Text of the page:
I don’t know where Dr. Carson comes down on any of these matters, though I suspect that should it become necessary for him to make a more detailed statement about his Seventh-day Adventist faith it will be artfully crafted by his election team, just as Mormonism was finessed so that Mitt Romney could try to pass as an evangelical Christian. And in one sense, I wish that what people find out about Seventh-day Adventists wouldn’t matter: that Dr. Carson could be judged by his suitability for leadership, not by the religious label he wears.
Of course, it’s not just the perversity of the press that has brought Ben Carson’s religious beliefs up for examination. One of the odd incidents in this story is that Dr. Carson, himself a member of an unusual and misunderstood religious movement, hasn’t been shy about criticizing another faith, one held by millions around the world. Did he suppose that no one would turn around and look at his religion of origin?
We Seventh-day Adventists may be uncomfortable with some of the things that are written about us, but perhaps we ought to remember that we’re getting no better than we gave. Fellow church members, should you hear something about us that you don’t like, such as people saying we’re a cult, just remember that for a century and a half we’ve been calling the Papacy the antichrist, the beast, and the whore of Babylon. We’ve described other Protestants as Babylon and apostate Protestantism, while we sang their hymns and copied their programs and ideas, and via Ellen White even appropriated portions of their books and called them prophecy.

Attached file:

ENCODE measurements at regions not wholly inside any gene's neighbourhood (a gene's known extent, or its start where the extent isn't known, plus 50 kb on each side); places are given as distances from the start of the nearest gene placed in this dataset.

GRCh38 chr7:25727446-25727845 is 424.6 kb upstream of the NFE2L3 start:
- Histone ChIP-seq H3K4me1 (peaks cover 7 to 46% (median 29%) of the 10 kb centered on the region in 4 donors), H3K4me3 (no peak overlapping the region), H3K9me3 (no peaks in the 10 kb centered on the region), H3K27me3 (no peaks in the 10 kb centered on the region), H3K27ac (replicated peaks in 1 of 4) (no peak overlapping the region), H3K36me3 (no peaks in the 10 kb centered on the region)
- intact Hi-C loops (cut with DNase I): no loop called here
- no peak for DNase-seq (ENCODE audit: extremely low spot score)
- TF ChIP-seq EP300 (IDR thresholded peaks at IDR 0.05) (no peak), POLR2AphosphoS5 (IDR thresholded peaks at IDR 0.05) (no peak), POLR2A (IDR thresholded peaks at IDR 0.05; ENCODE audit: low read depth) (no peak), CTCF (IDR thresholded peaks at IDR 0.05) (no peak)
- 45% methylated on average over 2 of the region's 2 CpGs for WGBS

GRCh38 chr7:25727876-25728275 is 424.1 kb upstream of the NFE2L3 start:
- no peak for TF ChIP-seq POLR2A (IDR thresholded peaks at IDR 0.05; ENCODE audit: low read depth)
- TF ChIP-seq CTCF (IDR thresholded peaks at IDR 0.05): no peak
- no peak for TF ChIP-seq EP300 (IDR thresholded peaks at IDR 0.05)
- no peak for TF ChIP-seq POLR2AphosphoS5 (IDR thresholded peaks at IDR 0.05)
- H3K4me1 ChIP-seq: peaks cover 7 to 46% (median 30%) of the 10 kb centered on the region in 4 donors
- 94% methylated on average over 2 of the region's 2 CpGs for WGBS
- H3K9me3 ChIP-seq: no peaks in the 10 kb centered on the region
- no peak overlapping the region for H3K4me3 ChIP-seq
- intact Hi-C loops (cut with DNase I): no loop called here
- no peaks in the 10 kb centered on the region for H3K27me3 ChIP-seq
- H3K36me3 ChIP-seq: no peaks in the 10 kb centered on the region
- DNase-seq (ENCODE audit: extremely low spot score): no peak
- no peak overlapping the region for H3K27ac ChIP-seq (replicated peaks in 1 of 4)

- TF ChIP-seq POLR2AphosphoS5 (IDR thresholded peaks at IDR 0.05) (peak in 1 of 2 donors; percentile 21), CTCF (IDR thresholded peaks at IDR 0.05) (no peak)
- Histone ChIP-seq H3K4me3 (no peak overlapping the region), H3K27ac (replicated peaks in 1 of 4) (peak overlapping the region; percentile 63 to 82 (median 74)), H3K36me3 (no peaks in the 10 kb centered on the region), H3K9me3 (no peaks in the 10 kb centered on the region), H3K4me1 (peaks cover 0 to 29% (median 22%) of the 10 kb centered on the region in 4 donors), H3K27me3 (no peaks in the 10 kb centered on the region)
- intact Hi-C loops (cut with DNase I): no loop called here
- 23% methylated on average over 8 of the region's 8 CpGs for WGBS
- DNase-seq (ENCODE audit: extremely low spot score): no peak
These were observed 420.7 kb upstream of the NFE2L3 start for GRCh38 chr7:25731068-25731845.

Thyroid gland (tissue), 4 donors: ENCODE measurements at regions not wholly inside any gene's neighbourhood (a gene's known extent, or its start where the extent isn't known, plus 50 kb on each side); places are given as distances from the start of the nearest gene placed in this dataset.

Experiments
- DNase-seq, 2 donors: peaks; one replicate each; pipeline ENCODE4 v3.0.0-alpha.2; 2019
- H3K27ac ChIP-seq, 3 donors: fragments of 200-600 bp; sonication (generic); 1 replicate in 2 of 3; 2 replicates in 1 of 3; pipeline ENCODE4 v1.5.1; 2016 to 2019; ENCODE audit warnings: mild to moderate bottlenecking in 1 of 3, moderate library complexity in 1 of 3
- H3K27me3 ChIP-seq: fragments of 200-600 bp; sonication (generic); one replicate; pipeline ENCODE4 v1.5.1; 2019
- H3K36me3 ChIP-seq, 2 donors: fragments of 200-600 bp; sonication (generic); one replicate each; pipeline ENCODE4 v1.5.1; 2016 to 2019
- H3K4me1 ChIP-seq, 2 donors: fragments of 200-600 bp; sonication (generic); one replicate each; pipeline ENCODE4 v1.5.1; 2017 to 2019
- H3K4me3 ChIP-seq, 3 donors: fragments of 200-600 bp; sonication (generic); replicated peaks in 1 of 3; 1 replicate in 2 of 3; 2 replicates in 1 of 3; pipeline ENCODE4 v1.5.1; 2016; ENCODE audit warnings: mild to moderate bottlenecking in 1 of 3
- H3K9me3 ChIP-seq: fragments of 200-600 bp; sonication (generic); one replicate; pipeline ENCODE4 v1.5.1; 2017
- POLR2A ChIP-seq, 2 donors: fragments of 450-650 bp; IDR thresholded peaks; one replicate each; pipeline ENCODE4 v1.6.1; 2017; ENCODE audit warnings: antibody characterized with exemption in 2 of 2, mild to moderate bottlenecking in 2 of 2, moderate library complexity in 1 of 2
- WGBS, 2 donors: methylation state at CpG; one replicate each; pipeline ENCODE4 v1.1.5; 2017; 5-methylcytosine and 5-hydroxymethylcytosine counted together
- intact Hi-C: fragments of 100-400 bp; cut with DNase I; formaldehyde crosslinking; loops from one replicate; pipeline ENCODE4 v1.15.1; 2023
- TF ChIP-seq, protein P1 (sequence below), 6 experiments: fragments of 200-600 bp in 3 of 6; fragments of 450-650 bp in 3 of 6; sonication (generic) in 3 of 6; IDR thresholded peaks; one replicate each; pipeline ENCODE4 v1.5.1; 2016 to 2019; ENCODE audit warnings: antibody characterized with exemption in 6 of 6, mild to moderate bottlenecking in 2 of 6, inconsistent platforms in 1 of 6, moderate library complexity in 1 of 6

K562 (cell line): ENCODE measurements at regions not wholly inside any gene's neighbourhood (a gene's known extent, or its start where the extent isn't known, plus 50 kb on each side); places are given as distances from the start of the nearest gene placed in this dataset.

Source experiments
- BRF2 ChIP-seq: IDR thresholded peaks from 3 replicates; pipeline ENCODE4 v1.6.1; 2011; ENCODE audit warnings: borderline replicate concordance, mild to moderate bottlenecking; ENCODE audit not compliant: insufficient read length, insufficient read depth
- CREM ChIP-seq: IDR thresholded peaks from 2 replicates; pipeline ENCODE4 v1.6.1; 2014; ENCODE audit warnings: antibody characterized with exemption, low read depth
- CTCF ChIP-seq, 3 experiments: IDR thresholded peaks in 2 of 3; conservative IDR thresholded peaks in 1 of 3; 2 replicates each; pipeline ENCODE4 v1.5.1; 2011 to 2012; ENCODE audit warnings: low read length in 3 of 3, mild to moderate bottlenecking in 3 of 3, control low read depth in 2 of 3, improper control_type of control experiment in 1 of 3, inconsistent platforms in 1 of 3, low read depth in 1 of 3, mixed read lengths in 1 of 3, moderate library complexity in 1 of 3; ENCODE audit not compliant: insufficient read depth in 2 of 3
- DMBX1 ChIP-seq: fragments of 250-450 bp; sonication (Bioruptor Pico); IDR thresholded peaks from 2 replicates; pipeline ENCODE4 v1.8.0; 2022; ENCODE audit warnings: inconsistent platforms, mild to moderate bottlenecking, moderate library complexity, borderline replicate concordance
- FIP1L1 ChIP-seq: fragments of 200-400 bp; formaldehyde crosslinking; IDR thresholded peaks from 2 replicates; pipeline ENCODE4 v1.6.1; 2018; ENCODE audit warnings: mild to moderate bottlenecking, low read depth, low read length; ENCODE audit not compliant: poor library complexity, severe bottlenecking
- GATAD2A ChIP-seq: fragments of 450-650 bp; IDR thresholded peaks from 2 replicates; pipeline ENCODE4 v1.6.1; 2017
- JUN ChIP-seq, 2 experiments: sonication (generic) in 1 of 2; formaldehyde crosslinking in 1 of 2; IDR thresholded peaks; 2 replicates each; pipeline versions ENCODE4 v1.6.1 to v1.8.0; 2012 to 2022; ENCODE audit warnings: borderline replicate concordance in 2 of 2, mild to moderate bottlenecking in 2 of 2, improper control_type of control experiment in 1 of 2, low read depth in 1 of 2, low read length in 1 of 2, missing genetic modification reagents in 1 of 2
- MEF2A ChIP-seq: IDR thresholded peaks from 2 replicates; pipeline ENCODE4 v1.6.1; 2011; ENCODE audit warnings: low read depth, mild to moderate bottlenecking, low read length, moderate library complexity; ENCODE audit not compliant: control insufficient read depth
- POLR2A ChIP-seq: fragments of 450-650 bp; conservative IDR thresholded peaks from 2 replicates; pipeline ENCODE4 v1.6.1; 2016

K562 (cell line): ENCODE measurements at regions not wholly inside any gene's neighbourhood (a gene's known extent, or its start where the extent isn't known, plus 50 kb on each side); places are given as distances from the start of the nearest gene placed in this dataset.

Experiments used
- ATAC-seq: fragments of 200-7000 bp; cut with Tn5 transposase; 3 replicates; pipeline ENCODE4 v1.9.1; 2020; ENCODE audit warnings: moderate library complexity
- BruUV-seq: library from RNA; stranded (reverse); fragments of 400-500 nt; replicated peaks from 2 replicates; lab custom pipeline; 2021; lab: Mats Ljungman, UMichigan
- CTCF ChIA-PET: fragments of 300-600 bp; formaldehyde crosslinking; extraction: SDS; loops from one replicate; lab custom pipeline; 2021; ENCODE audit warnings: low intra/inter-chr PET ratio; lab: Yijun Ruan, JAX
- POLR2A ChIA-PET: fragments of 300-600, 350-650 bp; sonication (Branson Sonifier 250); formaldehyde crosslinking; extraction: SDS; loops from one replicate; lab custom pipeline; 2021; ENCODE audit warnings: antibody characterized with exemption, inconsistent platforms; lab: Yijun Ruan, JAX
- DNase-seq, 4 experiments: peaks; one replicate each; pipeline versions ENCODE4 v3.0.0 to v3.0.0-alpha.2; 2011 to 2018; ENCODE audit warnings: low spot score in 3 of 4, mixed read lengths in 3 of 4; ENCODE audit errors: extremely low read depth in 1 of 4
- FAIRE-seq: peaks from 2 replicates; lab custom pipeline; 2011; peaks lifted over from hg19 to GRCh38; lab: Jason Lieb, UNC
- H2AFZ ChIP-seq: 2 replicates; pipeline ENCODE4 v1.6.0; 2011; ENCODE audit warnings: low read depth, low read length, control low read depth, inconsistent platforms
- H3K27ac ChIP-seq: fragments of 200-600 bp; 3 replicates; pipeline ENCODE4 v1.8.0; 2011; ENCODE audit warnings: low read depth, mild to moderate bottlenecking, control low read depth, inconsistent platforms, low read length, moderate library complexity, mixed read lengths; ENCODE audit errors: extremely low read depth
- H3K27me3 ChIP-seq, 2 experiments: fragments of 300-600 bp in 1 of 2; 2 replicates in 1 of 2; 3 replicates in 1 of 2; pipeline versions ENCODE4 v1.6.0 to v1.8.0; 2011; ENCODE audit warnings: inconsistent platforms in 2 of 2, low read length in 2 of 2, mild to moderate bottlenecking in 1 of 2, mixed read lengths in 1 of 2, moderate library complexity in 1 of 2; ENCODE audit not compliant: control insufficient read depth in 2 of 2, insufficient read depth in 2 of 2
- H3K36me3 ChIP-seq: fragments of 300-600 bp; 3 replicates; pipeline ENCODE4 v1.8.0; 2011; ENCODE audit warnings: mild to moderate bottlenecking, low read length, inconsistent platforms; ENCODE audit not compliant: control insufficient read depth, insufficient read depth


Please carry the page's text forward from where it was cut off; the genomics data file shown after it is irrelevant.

Just in case some reporter looking for information on Ben Carson’s denomination stumbles upon this Spectrum column, let me attempt to tell you the truth about who we are. Seventh-day Adventists are conservative Protestant Christians. Read through our fundamental beliefs, and you’ll see that we are solidly orthodox in the central doctrines we share with other Christians. We can truthfully repeat the Apostles Creed. But it is also true that stories about the Papacy’s plan to persecute those of us who worship on Saturday are a solid part of the writings of our 19th century prophet. And yes, a substantial number of our people accept every word of that account as though it were history written in advance. They insist that it is a selling point for our faith, which is why our evangelistic meetings will feature topics about the Papacy’s intentions as explained by prophecies in Daniel and Revelation.